The use of a “Line Lock” for Parking Brake!

We recently had a rig come in with an issue of its “parking brake” not holding the heavily cladded, overland-equipped 40-Series Toyota Land Cruiser in a “parked position.” Upon inspection, the rig is using a “line lock” for a parking brake. The diagnosis is that after just a few minutes, the solenoid line lock is heating up and can no longer hold the desired pressure required to hold the weight of the vehicle.

We tested to see how hot the electrically driven solenoid was heating up to and releasing pressure. It’s all a sliding scale of pressure, heat, and time.
Also, this creates a direct drain on the battery when in use.
Also, this creates a direct drain on the battery when in use.
Also, this creates a direct drain on the battery when in use.

Upon further investigation, the particular line lock in use is for supplemental & temporary brake holding. Even these “heavy duty” industrial line locks are to be used in conjunction with a vehicle’s mechanical parking brake. These line locks perform as operational parking brakes only such as a dump-truck stopped to dump a load. Line Locks are not intended for prolonged “unattended” parking. Thus, this is not the optimal parking brake solution.

The Line lock was initially only used as a temporary device to lock the front wheels for some smokey burnouts! OK, there are industrial applications as well, but again, only for temporary use. Let’s “lock-in” further on this “line lock” apparatus!

First, talk about the fun “line lock” stuff – DRAG RACING!
Line locks are often used for burnouts by fully locking the front wheels, engaging the gas pedal, and disengaging the clutch pedal. This makes the rear tires spin but keeps the car stationary. In drag racing, manual transmissions allow drivers to control the amount of power transferred from the engine to the wheels by manipulating both clutch and throttle inputs, allowing vehicles to accelerate quickly without losing traction. However, launching a vehicle requires simultaneous gas pedal and clutch pedal inputs, preventing drivers from manipulating the brakes with their feet.

Without brake input, drivers staging their vehicle at the starting line would roll if the clutch was slightly engaged. If the driver’s vehicle rolled across the staging line before the start of a drag race, the driver could “red light” and be disqualified from that race, nullifying the results or being declared DNF or a “Did Not Finish,” which is not good!

Let’s talk about the work world or the industrial side of “line lock” stuff! 
Mico is a manufacturer of line locks and other brake products for a wide range of industrial and commercial uses.

The above industries look like fine examples of commercial and industrial use! But too, right there on the Mico’s “Brake Lock” page, they state, “MICO® Brake Locks are for supplemental brake holding and are to be used in conjunction with a vehicle’s mechanical parking brake. They perform as operational parking brakes only and are not intended for prolonged parking. Several brake lock solutions are available for single, dual, split, or anti-lock brake systems. The MICO portfolio includes electrohydraulic, dual lock, lever, twist, cable actuated, and electrically activated. MICO® Brake Locks are ideal for construction, mining, agriculture, material handling, multi-stop delivery, and recreational vehicles. They fit most medium and light duty trucks equipped with a hydraulic braking system.”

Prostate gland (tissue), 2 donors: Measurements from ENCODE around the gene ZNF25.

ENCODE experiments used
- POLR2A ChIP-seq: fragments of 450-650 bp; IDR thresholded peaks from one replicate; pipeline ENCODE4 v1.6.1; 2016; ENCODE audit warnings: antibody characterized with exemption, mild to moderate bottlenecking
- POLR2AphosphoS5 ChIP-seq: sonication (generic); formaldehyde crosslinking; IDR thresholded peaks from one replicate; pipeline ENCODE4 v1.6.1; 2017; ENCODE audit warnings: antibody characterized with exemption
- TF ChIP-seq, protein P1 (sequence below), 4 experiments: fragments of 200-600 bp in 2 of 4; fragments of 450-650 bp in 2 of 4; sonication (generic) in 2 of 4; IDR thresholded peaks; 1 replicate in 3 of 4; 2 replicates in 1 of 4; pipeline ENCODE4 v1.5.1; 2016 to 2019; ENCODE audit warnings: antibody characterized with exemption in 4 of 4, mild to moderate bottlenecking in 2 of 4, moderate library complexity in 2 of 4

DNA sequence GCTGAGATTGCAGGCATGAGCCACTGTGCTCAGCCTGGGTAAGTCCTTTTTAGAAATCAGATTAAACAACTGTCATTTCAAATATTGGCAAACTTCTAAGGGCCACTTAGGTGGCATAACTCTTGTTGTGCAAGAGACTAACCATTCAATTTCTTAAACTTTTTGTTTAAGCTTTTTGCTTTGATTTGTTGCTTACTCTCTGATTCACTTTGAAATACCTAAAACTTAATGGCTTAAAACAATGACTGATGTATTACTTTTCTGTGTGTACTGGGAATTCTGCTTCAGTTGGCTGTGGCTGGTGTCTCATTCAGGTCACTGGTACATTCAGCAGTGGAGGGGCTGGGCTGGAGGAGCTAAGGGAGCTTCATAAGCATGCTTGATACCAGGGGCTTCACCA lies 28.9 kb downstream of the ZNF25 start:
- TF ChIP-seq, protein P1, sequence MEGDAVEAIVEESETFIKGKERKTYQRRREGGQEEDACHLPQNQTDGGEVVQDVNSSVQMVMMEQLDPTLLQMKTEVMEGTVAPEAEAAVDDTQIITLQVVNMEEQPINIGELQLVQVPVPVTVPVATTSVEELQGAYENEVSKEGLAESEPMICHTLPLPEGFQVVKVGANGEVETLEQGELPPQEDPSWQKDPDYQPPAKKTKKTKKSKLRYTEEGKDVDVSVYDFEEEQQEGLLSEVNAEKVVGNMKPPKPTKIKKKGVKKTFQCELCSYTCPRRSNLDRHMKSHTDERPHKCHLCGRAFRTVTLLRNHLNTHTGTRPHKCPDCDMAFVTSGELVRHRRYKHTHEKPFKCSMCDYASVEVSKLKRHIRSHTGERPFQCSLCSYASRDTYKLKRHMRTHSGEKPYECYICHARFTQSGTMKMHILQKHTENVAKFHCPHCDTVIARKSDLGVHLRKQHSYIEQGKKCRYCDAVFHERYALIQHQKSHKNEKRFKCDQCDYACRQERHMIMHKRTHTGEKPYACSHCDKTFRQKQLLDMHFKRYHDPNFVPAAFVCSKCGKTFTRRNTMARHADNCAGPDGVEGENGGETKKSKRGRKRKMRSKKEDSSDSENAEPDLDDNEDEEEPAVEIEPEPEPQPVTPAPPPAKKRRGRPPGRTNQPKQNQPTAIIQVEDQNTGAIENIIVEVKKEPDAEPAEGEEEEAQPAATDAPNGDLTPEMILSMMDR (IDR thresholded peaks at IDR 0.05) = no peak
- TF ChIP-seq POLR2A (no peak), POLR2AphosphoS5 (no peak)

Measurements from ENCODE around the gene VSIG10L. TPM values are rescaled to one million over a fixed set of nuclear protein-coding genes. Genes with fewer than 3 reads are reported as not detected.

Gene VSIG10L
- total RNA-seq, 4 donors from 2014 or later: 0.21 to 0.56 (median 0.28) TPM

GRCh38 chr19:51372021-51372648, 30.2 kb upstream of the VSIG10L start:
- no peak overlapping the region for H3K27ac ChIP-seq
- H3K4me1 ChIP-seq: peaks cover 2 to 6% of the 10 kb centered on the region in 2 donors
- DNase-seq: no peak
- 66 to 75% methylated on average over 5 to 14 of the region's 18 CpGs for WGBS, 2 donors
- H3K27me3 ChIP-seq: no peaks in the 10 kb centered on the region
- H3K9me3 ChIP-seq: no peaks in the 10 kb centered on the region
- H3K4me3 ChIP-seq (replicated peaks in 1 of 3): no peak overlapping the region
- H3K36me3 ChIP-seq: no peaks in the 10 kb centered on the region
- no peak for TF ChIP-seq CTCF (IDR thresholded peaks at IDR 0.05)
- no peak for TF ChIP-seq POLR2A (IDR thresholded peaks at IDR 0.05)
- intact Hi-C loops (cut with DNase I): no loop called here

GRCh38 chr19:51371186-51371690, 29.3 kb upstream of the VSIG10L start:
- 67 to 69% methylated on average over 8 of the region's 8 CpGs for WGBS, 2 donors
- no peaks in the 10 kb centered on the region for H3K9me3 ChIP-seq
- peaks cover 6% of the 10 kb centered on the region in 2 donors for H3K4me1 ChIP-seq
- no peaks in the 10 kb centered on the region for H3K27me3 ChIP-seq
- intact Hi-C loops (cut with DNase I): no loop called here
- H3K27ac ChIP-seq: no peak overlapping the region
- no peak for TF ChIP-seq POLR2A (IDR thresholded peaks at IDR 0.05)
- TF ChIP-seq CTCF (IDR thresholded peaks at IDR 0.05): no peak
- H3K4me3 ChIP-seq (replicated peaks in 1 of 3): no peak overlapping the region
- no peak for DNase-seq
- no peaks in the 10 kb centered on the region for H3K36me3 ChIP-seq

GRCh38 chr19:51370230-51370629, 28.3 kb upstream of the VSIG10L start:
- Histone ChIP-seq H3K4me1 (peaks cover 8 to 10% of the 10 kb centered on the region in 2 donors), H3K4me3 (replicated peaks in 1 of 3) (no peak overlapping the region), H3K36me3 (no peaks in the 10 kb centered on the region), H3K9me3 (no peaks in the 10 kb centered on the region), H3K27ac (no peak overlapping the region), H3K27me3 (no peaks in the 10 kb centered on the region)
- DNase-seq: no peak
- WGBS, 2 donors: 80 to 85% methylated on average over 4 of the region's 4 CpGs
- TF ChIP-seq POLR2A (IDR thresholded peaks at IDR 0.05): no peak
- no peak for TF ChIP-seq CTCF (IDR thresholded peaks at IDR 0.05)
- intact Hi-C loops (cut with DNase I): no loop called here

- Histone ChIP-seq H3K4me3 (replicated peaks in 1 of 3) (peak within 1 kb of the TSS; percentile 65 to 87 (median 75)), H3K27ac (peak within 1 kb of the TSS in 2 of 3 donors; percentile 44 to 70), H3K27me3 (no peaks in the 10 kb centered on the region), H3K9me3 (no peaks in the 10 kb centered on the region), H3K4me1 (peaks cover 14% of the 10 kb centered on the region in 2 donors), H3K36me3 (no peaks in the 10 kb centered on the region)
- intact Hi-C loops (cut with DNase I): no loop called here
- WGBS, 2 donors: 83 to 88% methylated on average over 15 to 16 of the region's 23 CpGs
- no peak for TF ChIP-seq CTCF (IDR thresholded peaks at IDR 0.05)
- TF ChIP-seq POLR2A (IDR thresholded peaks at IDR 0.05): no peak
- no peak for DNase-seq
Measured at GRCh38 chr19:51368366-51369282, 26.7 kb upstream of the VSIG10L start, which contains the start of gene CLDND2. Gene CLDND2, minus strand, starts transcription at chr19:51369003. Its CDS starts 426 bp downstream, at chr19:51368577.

In most vehicles with rear drum brakes, two emergency brake/parking brake cables actuate the brake drums mechanically but with much less force than is available through the primary hydraulic brake system. It is common for this type of system to work well when facing downhill but be unable to hold the vehicle stopped without using wheel chocks when facing up a steep hill. An improvement over stock parking brakes is helpful for off-road vehicles such as tractors, tow trucks, 4x4s, construction vehicles, or any drum brake vehicle on ice or steep terrain. Some manufacturers use a transmission brake which locks the entire drivetrain.

In order to park by using the primary hydraulic brakes, a hand-operated valve is added to lock hydraulic pressure in the brake line. Two valves may be necessary for parking using the brakes on all four wheels. Any leakage at the brake cylinders will reduce pressure in the line and release the brakes. For this reason, line locks should only be used temporarily.

This is what is in the customer’s rig:

Now… We get it; we want our rigs to stay put!

We know it’s an “issue” in keeping our 40-Series Land Cruisers parked!
With all this “stay parked mystery” of our FJ40s, maybe this is truly the reason Toyota has a part number: 09184-00010 designed specifically for such tasks along with safely changing tires.

Guess we will need to make a para-cord tether kit to go from chock to door handle and an additional jet-tag keychain “WHEEL STOPPER ENGAGED” reminder so we don’t forget we have our factory folding Toyota Wheel Chocks holding us in the stopped position! We are in no way making fun of the customer, but making light of the situation at hand as we know there is no “ultra-parking-solution” for FJ40’s. Yet…

PS: Don’t keep your rig’s manual transmission in gear while sitting at the stop light. Keeping your gears engaged while at a stop and not moving causes unnecessary wear on your gears and clutch. So the next time you are stopped, slide it into neutral and take your foot off of the clutch pedal.

Call us to discuss real-world solutions for your Toyota Land Cruiser:

Servicing and preparing Toyota Land Cruisers for epic adventures since 2007 from Colorado Springs, Colorado.

• OE Split T-Case Assembly Fits 8/80 and newer 40 Series / All 60 Series / All 70 Series Toyota Land Cruisers

This site uses cookies to offer you a better browsing experience. By browsing this website, you agree to our use of cookies.